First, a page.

Hi Malcolm–
    Presumably the natural CLA isomers are the healthy ones.  There are several, all with long numbered names, that I, as I shuffle off into my dotage, can never remember.  At some point I will pull out the papers I have earmarked on the subject and do a proper post.
    I did read the discussion.  Interesting.  Nice forum, too.

  3. One day people may realize that we can’t best Mother Nature. Artificial sweeteners, fake fats…none of those are as healthful as the real variety (and obviously natural sweeteners aren’t exactly healthful, but at least they aren’t man-made chemicals). Oh well, we have to keep the Center for Science in the Public Interest going somehow.
    Hi Scott–
    How true, how true.  As the old ad says, it’s not nice to fool Mother Nature.

  4. This is not a personal comment against you Dr. Eades and your excellent blog, but I noticed you used the word ‘healthful’.
    The word is a pet peeve of mine, it’s such a marketing term that’s pervading the healthcare industry. Even Loren Cordain uses it freely now.
    Surely the word we already have, ‘healthy’, suffices in all cases? To try and merge an adjective into the term to make it sound stronger makes me cringe. It’s so gimmicky.
    Otherwise keep up the excellent work! Your blog is a great read each morning and I’m grateful for your time and efforts.
    Hi John–
    Aha! You have stepped right into one of my pet peeves: the correct verses incorrect use of ‘healthy’ and ‘healthful.’ People misuse these two words all the time, saying one when they mean the other. In fact, healthy has been used incorrectly so often that people mistakenly believe that the incorrect use is the correct one.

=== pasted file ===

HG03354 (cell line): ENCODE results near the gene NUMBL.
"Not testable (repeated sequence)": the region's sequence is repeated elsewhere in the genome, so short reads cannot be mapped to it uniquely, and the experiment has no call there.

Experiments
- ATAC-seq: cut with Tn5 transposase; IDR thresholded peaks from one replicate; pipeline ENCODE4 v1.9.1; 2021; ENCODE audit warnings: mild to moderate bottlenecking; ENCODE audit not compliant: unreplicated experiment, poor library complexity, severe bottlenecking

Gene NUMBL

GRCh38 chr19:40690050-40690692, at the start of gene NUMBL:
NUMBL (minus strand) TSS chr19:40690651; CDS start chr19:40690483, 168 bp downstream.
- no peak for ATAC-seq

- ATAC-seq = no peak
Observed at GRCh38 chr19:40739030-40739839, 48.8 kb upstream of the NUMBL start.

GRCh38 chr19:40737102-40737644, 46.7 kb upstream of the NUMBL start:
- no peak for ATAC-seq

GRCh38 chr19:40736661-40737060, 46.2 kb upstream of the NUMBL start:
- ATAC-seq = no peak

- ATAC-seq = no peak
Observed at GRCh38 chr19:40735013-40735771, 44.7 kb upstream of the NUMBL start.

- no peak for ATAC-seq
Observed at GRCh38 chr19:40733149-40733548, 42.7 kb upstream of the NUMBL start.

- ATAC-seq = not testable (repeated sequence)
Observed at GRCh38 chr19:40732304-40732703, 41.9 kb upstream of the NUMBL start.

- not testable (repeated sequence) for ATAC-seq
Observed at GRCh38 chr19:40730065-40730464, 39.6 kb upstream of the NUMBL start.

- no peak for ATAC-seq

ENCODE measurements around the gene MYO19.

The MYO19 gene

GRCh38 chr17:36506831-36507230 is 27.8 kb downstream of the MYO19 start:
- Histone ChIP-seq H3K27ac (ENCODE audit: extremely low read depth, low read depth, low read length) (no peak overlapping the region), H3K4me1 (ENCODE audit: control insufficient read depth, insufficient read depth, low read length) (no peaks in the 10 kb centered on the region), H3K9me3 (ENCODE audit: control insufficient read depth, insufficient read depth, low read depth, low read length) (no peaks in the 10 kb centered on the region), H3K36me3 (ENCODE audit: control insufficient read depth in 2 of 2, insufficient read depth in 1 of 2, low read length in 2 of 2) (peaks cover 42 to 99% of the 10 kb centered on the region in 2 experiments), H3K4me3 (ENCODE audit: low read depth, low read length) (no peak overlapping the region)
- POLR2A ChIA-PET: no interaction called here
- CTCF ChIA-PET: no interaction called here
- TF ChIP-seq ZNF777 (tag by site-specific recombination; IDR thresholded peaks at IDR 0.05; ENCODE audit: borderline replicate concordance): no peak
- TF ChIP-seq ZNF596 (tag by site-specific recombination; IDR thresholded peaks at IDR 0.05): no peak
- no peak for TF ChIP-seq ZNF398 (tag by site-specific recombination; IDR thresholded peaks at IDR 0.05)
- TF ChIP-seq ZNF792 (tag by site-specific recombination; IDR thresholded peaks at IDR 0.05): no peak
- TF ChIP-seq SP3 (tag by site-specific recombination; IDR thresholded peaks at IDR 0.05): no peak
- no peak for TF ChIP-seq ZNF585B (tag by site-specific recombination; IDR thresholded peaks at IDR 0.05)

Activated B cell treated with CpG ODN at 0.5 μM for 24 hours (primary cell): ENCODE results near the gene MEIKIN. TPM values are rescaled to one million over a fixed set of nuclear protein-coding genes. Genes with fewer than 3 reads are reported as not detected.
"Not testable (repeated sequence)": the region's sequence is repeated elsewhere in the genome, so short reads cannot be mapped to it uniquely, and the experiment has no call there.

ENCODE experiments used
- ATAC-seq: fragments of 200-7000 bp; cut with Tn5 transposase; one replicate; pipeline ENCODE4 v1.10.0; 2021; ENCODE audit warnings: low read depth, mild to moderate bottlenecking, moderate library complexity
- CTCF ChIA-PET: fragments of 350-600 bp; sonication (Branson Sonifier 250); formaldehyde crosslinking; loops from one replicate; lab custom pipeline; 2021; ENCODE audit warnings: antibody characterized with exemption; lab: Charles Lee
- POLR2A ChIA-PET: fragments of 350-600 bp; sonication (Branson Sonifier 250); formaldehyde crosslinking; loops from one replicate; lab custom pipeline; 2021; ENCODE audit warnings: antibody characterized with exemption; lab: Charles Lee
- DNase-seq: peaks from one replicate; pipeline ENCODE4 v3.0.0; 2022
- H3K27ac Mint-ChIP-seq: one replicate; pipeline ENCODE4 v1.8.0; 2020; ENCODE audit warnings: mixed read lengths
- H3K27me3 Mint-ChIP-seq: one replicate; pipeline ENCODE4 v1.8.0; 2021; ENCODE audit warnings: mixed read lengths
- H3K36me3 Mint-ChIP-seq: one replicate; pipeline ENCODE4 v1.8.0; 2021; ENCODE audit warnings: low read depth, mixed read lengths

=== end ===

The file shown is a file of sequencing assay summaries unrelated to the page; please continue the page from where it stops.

Healthy is an adjective meaning possessing good health. I am healthy, my wife is healthy, if I take krill oil it will make me healthy (or healthier).
    Healthful is an adjective meaning producing or promoting good health. Krill oil is healthful, exercise is healthful, a low-carb diet is healthful.
    I am healthy because of my healthful low-carb diet.
    In this post, the artificially produced trans fats are – we hope – healthful. Trans fats themselves I don’t suppose can be healthy. (Note: the incorrect use of ‘hopefully’ as in ‘artificially produced trans fats are hopefully healthful’ is another of my pet peeves. Trans fats can’t be ‘full of hope,’ which is the definition of ‘hopefully.’)
    I just went back to see where I used ‘healthful’ in the post and noticed to my horror that I used ‘healthy’ in the title, which is totally incorrect and is now changed to ‘healthful.’ Apparently I had copied it over from the actual article , which had it written incorrectly as ‘healthy.’
    It’s very strange that you have written this comment because I almost went into the difference between ‘healthful’ and ‘healthy’ in the post itself. Thanks for giving me the opportunity to do so here.

  5. How about some more irony–wasn’t the ad which said “It’s not nice to fool Mother Nature” for some sort of margerine? I’m giving away my age but it was back in the 70’s.

    Hi Paul–
    Indeed it was.  It was for New Chiffon Margarine.  The company cratered, but everyone remembers the ads.

  6. I don’t remember the ads…oh, I wasn’t born till the end of the 70’s. (Sorry, I had to!) Love the discussion on healthy and healthful. I just paid attention to the difference a few days ago when I saw a quote (which I paraphrase): “My tuna is not healthy. If it were healthy, it would be swimming in the ocean somewhere. Grilled and placed on a bed of spinach, it is healthful.”
    Hi Scott–
    Great example about the tuna.  I’ll use that from now on.  Since you gave it to me, I’ll even forgive you for being born in the 1970s.